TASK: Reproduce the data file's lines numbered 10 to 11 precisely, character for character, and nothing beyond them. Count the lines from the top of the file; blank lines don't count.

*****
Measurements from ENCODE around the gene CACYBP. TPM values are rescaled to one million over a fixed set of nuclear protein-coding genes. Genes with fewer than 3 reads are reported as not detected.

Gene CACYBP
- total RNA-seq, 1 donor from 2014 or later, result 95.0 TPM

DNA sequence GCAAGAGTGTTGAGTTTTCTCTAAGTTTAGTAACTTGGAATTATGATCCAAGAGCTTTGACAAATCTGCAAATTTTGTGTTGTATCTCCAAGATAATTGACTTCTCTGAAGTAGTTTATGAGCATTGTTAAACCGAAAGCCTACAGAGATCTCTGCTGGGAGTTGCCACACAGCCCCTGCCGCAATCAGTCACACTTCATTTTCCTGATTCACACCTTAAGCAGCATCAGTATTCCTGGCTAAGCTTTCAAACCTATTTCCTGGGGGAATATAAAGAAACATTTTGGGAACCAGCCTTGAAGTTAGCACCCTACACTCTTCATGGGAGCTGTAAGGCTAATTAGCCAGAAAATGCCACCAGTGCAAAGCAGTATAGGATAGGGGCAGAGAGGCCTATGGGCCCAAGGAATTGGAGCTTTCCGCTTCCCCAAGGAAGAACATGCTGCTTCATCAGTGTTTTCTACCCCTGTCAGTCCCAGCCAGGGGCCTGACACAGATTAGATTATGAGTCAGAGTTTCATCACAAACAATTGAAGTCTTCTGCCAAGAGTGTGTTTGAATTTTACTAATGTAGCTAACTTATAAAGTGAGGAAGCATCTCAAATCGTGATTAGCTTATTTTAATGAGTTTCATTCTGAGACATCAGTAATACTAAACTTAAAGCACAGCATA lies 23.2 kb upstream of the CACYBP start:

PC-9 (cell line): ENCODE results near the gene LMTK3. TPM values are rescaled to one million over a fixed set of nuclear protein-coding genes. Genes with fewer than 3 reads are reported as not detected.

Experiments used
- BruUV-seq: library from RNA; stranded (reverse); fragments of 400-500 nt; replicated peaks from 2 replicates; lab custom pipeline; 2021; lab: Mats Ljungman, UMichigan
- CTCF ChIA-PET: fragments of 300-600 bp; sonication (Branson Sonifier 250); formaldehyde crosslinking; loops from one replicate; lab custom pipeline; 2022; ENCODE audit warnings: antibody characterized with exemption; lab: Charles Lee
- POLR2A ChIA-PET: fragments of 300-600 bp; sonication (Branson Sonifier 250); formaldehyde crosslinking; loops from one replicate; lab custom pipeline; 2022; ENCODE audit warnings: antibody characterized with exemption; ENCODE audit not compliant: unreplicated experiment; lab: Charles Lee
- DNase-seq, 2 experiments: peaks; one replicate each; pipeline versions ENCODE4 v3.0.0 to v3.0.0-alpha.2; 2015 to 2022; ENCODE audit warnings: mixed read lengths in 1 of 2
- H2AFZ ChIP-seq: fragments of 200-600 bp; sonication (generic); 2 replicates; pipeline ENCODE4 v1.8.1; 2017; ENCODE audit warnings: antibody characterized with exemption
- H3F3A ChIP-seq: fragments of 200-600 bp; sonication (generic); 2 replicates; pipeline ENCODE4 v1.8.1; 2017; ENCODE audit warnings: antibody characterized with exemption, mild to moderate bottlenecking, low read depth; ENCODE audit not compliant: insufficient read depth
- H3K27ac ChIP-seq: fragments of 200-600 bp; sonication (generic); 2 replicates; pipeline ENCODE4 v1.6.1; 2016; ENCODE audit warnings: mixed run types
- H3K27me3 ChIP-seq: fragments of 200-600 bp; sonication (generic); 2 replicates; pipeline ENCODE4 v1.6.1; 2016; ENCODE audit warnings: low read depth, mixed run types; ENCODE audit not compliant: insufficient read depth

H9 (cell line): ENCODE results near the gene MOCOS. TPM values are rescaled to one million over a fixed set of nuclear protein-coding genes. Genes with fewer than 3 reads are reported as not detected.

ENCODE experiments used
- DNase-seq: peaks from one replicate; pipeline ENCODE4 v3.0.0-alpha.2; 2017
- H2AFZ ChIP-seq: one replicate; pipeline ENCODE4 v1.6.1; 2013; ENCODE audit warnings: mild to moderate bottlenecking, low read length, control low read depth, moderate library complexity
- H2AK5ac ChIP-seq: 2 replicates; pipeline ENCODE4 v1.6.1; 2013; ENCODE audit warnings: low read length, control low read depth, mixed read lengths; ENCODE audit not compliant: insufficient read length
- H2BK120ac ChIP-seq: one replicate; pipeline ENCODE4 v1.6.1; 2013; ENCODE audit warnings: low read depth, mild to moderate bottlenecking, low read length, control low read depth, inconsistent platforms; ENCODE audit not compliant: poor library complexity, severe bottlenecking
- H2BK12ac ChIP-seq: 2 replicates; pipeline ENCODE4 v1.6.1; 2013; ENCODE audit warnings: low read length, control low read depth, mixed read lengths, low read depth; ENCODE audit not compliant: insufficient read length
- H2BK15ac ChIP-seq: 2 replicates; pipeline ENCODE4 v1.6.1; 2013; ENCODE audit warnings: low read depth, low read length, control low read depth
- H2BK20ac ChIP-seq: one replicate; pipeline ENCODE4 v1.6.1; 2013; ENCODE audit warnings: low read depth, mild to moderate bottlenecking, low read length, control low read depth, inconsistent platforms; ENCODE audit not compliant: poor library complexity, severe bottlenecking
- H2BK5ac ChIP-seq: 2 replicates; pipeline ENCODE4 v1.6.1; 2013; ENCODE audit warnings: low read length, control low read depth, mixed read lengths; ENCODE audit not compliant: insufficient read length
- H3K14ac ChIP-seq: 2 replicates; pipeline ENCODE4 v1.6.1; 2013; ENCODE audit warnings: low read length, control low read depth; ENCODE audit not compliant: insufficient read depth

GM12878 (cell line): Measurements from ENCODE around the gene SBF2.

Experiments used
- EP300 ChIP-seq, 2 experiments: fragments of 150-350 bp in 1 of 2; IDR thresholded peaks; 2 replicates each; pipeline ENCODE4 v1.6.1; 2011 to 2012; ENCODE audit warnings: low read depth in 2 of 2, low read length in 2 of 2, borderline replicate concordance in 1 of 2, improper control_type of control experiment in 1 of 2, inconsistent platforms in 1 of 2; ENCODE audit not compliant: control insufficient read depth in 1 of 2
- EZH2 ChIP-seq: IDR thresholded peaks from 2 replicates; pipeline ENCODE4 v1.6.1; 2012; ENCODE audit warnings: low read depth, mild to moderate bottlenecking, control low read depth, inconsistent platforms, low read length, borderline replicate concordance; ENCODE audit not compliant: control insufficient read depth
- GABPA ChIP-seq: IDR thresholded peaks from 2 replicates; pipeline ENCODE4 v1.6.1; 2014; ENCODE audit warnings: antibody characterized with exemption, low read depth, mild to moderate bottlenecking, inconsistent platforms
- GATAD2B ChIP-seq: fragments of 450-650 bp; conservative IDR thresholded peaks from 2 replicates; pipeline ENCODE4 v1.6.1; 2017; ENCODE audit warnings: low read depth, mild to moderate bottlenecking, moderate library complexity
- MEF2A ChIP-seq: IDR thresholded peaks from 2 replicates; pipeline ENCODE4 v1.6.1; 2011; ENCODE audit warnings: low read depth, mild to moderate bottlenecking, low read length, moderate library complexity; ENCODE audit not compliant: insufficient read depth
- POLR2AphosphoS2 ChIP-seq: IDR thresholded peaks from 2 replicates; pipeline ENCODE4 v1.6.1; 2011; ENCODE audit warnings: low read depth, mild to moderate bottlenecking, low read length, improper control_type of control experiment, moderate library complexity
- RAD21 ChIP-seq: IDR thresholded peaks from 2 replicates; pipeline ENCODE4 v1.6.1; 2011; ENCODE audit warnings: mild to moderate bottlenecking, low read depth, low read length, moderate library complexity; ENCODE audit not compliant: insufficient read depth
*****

- DNase-seq, 2 experiments: peaks; one replicate each; pipeline versions ENCODE4 v3.0.0 to v3.0.0-alpha.2; 2015 to 2022; ENCODE audit warnings: mixed read lengths in 1 of 2
- H2AFZ ChIP-seq: fragments of 200-600 bp; sonication (generic); 2 replicates; pipeline ENCODE4 v1.8.1; 2017; ENCODE audit warnings: antibody characterized with exemption